Here’s the summary of photography tips for beginners that you’ve never heard before from experts.
These photography tips are a mix directly from myself and other photographers that have taken years to learn. They might sound simple, but you shouldn’t underestimate the difference in our work before and after we discovered these tips. Photography is not able to be measured in quality, but the quality of the lessons we learn is glaringly obvious when we look back on what we didn’t know when we were beginner photographers.
Photography is all about communication
No matter what style of photography you do, photography is all about communication. Communication between you and the subject is important, but the type of communication I am referring to is between the final work and your audience.
To communicate effectively you need to know why you’re taking the photo. What do you want your audience to feel? That’s an easy question once you take into consideration how you felt when you took the photo. Here are some questions you might want to ask yourself when you’re taking the photo:
- Why am I taking the photo?
- What is the subject feeling?
- How did witnessing the event make me feel when I took the photo?
- What is the environment making me feel?
You might come up with your own questions to ask when taking a photo. The above four questions are what forces me to explore the basis of communication for the work I am producing. If you don’t think about your communication, you will not set yourself apart from the hundreds of other photographers capturing moments with their smartphones. After all, the saying “everyone is a photographer nowadays” has to come from somewhere!
Less is more
I still struggle with this concept, and definitely give my clients too many photos. Oversupply is just as damaging to your reputation as undersupply. Giving your clients too many photos to choose from will make it difficult to choose a photo. It can lead to the client not using any of the photos at all because the choice is too difficult to make.
Oversupply is just as damaging to your reputation as undersupply. Giving your clients too many photos to choose from will make it difficult to choose a photo.
You might think – who cares, the client has paid and I supplied the work. That’s some short term thinking right there. What’s the point of creating work that is never used? The best part of supplying photography to a client is the excitement of seeing where it is going to be used. For example, check out this painting Shaun Thatcher made for a recent Camp Cope show tour poster:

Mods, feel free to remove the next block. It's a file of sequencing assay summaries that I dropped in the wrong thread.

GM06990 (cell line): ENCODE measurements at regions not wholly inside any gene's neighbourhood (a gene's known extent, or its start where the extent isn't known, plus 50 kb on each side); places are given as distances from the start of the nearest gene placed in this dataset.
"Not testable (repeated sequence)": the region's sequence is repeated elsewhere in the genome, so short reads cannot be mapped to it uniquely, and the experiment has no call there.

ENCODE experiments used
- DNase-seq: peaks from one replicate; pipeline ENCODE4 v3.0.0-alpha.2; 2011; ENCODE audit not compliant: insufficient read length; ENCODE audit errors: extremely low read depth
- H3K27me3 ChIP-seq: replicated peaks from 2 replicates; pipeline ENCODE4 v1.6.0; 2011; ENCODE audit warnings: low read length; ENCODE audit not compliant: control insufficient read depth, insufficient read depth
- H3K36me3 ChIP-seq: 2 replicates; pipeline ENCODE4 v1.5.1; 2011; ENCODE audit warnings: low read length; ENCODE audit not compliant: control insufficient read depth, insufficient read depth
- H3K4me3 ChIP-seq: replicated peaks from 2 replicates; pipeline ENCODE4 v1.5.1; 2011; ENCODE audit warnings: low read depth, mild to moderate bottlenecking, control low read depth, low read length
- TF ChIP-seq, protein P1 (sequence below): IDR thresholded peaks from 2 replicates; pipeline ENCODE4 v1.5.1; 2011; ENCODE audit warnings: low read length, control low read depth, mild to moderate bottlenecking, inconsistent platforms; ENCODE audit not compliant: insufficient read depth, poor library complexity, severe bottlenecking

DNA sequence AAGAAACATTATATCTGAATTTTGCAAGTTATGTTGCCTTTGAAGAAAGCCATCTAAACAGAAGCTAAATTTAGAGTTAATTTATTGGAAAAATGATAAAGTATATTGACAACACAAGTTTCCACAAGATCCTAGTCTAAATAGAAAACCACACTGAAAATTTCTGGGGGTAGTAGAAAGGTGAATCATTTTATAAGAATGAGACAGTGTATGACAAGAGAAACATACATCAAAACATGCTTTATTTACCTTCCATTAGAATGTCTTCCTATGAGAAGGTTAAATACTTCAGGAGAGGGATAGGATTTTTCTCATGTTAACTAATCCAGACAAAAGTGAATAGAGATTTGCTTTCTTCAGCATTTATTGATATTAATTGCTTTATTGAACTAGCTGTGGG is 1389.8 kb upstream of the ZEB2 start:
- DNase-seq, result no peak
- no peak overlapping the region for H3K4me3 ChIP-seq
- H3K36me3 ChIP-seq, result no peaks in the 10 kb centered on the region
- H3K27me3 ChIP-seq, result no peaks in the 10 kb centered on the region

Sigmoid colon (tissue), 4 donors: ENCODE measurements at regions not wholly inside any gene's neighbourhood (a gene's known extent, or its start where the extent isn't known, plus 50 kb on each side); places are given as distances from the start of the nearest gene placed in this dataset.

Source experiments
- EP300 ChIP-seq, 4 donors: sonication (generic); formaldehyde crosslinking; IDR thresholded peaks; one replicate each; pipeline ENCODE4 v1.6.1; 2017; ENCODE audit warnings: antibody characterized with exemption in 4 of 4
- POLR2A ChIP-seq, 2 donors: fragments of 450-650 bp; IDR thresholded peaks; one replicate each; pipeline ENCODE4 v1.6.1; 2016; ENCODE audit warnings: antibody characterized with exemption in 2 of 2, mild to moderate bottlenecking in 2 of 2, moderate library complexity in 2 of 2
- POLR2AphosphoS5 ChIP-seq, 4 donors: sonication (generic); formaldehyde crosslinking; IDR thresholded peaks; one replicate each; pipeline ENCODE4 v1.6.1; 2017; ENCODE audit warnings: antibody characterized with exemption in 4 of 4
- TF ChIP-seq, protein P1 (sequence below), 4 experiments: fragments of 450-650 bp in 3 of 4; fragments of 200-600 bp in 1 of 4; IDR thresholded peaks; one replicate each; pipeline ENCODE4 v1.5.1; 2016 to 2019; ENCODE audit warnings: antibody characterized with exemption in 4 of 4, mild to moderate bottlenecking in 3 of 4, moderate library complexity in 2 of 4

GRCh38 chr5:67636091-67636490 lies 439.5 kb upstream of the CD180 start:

Does that centre image look familiar? It was painted from a photo I took of Camp Cope at Crowbar in Brisbane.
For that Camp Cope shoot, I took around 40 photos. Of those 40 photos, I gave them four. That’s not to say that the other 36 were unusable – it’s just that giving them four images makes their selection process much easier. If the four I supplied weren’t usable to them, I would have gone back and looked at the other 36 photos and supplied an alternative. The above photo of Camp Cope is one of the most used photos of the band for promo work, despite it being one we took from a series shot in under five minutes. See the above passage about the importance of communication when selecting the photos you supply. Less is more – make your client’s job easy and see your work go viral!
Embrace your own style
Just because you’re shooting in a style that other photographers are not using does not mean you’re wrong. Each photographer’s style is individual. What’s important is that you understand your own style. If you don’t understand why you’re taking a photo in a certain way, you can’t expect your audience or client to have a clear idea of what they are going to receive from you.
If you emulate other photographer’s style too closely, you’ll always be second preference to the photographer you emulated. It’s fine to admire a photographer’s work and take inspiration from their work, but you’re doing yourself a disservice by copying all aspects of their style.
Each photographer’s style is individual. What’s important is that you understand your own style.
You’ll be hired because your client wants you to meet their brief. No client will give you money without seeing your work and knowing you will be able to deliver on their expectations. You’d be surprised how many couples ask me to photograph their weddings. I still don’t understand why I’m asked since my style is grunge and gank. I don’t even know what grunge and gank is, but it’s what I describe my work as.
Here is one of my recent photos of The Smith Street Band:
Here is one of the photos from a wedding I photographed:
I’m not sure about you, but I think it’s clear which photo I feel was more natural for me to create. If you can’t, it’s The Smith Street Band photo!
Sometimes it takes time for people to understand your style. That understanding is underpinned by expectation. Be repetitive and married to your style.
You might not think that your photography style is well-received from your audience. Sometimes it takes time for people to understand your style. That understanding is underpinned by expectation. Be repetitive and married to your style. The more consistent you are with your individual style, the more followers you will get for your work! For another perspective on personal style and interpretation, view Canon’s The Lab.